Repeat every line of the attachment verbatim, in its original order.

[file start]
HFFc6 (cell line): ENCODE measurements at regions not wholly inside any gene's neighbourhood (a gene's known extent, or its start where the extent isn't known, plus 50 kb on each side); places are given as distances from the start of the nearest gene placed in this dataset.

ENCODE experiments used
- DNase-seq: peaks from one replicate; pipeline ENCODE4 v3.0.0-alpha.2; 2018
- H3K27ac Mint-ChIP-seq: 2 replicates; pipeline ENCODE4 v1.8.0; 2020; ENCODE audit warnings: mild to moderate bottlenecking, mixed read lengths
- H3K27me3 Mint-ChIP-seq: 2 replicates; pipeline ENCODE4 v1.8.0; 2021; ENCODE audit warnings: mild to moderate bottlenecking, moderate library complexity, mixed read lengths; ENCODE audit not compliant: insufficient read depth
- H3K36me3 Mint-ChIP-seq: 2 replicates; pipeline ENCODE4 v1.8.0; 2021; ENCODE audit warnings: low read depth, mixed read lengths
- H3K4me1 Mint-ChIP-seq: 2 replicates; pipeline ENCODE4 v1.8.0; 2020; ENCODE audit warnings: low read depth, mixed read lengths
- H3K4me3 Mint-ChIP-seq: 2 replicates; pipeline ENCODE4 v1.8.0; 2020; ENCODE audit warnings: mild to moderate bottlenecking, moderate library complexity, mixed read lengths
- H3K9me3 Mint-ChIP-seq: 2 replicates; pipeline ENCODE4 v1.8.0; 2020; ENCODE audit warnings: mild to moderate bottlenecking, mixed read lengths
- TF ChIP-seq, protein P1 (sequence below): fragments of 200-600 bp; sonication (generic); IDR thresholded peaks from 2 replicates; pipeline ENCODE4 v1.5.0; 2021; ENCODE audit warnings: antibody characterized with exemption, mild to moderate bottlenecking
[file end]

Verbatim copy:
HFFc6 (cell line): ENCODE measurements at regions not wholly inside any gene's neighbourhood (a gene's known extent, or its start where the extent isn't known, plus 50 kb on each side); places are given as distances from the start of the nearest gene placed in this dataset.

ENCODE experiments used
- DNase-seq: peaks from one replicate; pipeline ENCODE4 v3.0.0-alpha.2; 2018
- H3K27ac Mint-ChIP-seq: 2 replicates; pipeline ENCODE4 v1.8.0; 2020; ENCODE audit warnings: mild to moderate bottlenecking, mixed read lengths
- H3K27me3 Mint-ChIP-seq: 2 replicates; pipeline ENCODE4 v1.8.0; 2021; ENCODE audit warnings: mild to moderate bottlenecking, moderate library complexity, mixed read lengths; ENCODE audit not compliant: insufficient read depth
- H3K36me3 Mint-ChIP-seq: 2 replicates; pipeline ENCODE4 v1.8.0; 2021; ENCODE audit warnings: low read depth, mixed read lengths
- H3K4me1 Mint-ChIP-seq: 2 replicates; pipeline ENCODE4 v1.8.0; 2020; ENCODE audit warnings: low read depth, mixed read lengths
- H3K4me3 Mint-ChIP-seq: 2 replicates; pipeline ENCODE4 v1.8.0; 2020; ENCODE audit warnings: mild to moderate bottlenecking, moderate library complexity, mixed read lengths
- H3K9me3 Mint-ChIP-seq: 2 replicates; pipeline ENCODE4 v1.8.0; 2020; ENCODE audit warnings: mild to moderate bottlenecking, mixed read lengths
- TF ChIP-seq, protein P1 (sequence below): fragments of 200-600 bp; sonication (generic); IDR thresholded peaks from 2 replicates; pipeline ENCODE4 v1.5.0; 2021; ENCODE audit warnings: antibody characterized with exemption, mild to moderate bottlenecking